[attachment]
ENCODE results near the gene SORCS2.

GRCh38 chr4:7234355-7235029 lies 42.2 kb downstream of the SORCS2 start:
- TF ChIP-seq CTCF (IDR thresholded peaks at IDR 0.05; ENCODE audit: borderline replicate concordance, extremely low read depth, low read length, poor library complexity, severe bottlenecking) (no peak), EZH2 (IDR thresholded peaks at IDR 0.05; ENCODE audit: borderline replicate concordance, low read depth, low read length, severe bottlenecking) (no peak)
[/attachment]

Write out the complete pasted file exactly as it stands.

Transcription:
ENCODE results near the gene SORCS2.

GRCh38 chr4:7234355-7235029 lies 42.2 kb downstream of the SORCS2 start:
- TF ChIP-seq CTCF (IDR thresholded peaks at IDR 0.05; ENCODE audit: borderline replicate concordance, extremely low read depth, low read length, poor library complexity, severe bottlenecking) (no peak), EZH2 (IDR thresholded peaks at IDR 0.05; ENCODE audit: borderline replicate concordance, low read depth, low read length, severe bottlenecking) (no peak)